Saturday, December 5, 2009

Remind me to never get arrested in Italy

The Italian murder trial of American Amanda Knox seemed to be a case created with the producers of 48 Hours or Dateline in mind. Young American girl accused of murdering her British roommate. Party girl gone bad, heinous crime, sex. All the key elements needed to make a sensational story, which the Knox case obviously became.

Though the British tabloids convicted her long ago, Knox was formally convicted on Friday and sentenced to 26 years in prison, although the Italian justice system allows numerous appeals and retrials.

I don't have any idea what the truth is in the Knox case, but I do know I wouldn't have the most faith in the prosecution team that helped convict her. It's nearly impossible for anyone to have any confidence in the Italian system if they've read the stunning, superb book The Monster of Florence.

Thriller writer Douglas Preston wrote the book, with contributions from famed Italian journalist Mario Spezi. Preston arrives in Italy to work on a novel, but quickly finds himself drawn to the story of the serial killer known as the Monster of Florence. The killer - a Son of Sam type - haunted Florence for three decades, as seven different pairs of lovers were killed and mutilated in rural areas outside of the city. Over the years, several people were accused of being the killer, many were arrested. Some were even convicted, only to be released later when it turned out their convictions were mockeries of justice. Preston begins researching the case along with Spezi. Eventually the pair apparently do what the authorities seemed unwilling or unable to do: find the real killer.

The prosecution, led by a man named Giuliano Mignini, eventually arrests Preston and Spezi. Mignini at one point even absurdly accuses Spezi of being the Monster of Florence. The book's details are so unbelievable and outrageous that it lives up to the old cliche, no one would believe this if it was fiction.

How to sum up the absurdity of the case? This is what I wrote to a friend once:

Imagine the BTK killer who operated in Kansas for decades had never been found. Over a 25-year span, seven different people are separately arrested and charged with being the BTK killer. Three of those are actually convicted of being the BTK killer. Later, all three are exonerated. Then, in 2006, Bob Woodward is arrested for obstruction of justice and is also suspected by the police of being the BTK killer. Also, four of the people arrested and charged - including Bob Woodward - are arrested only because of the insane theories posted by a conspiracy nut on their web site. No physical evidence, just conspiracy theories dreamed up and posted online. That's the American equivalent of what happened in the Monster of Florence.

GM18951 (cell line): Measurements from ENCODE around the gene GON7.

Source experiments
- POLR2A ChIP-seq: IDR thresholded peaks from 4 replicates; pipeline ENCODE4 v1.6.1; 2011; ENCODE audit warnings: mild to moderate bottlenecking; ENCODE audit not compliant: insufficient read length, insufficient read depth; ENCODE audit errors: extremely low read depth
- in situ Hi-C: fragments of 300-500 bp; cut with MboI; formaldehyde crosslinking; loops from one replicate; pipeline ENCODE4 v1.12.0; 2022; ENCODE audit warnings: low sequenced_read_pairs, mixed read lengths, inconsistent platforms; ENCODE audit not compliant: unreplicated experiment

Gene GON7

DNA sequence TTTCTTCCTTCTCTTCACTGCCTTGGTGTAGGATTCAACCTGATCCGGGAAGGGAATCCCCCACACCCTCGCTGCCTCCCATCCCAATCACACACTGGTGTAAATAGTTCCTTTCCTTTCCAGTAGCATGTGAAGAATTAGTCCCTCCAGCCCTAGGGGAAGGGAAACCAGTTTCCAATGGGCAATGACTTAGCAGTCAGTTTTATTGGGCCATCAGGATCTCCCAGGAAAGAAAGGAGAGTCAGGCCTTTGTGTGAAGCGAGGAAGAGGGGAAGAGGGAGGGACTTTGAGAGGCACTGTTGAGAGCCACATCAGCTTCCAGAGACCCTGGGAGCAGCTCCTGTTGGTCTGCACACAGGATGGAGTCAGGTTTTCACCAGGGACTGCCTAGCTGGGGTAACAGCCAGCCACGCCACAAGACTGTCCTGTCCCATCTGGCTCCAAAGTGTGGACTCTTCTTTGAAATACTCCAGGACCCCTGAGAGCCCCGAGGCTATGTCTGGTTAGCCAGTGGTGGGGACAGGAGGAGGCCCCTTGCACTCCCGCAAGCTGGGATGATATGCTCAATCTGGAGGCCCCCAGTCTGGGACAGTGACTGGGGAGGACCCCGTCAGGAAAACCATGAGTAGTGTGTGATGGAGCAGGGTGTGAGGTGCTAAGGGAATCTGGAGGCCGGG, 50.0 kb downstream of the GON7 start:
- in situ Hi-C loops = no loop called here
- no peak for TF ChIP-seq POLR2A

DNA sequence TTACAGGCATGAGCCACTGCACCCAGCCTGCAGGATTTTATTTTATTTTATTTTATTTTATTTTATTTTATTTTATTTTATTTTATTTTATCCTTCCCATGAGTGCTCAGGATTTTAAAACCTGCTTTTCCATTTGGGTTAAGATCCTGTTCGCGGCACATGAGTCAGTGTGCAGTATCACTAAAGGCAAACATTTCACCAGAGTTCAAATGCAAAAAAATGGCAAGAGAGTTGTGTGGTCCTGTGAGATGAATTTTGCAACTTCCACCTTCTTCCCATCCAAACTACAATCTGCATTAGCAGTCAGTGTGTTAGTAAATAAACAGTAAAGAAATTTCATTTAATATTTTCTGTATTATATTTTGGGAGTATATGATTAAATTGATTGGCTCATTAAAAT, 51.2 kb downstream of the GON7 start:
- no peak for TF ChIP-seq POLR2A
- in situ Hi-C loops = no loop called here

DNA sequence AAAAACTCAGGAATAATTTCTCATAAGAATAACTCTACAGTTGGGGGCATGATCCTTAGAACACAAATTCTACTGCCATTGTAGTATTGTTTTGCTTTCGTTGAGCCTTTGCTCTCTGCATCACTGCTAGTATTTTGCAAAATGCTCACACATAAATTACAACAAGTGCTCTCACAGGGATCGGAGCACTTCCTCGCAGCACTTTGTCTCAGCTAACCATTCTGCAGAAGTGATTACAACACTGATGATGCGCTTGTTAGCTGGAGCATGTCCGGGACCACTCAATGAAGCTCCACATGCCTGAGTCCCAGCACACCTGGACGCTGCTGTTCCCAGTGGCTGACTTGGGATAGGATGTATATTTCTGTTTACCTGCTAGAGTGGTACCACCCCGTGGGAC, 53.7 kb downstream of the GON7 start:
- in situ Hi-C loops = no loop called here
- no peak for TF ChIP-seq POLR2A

So what's this all have to do with the Knox case? Obviously it's in the same country, but it's more than that. After all, just because OJ got off for murder, doesn't mean people lost complete faith in the American judicial system (although some certainly did). No, it relates to the Knox case because the same prosecutor who famously bungled the Monster case - Mignini - was the same man who prosecuted Knox! This despite the fact Mignini was accused of abuse of office because of the Monster case. And, like in that case, he again relied on strange and bizarre theories of the crime in the Knox trial.

Remember the North Carolina prosecutor who so famously messed up the Duke lacrosse rape case, Mike Nifong? Imagine Nifong, two years after the Duke debacle, being put in charge of a high-profile rape case where he accuses six or seven foreign exchange students with the rape of a stripper. Would anyone have some doubts about his judgment? It's a similar situation with Mignini.

Douglas Preston himself believes Knox is innocent and writes about why in this interview.

Maybe we'll never get the real answer in the Knox case. But Preston's book and the Knox case give people evidence that they should probably be extra-careful if they're ever fortunate enough to visit Italy. We've long been warned in over-the-top movies like Midnight Express to never try to smuggle hashish out of Turkey, lest you end up in a Turkish prison. And Brokedown Palace taught us the dangers of smuggling in Thailand. Thank you, Claire Danes.

Not sure what the lesson is for Italy, other than hope your prosecutor isn't Giuliano Mignini.

1 comment:

Patricia said...

umm thats why your smart wife once told me never to visit a country that did not speak english,could you imagine trying to prove anything to anyone who didnt understand what you`re saying? geesh!

Wonderful blog keep it coming!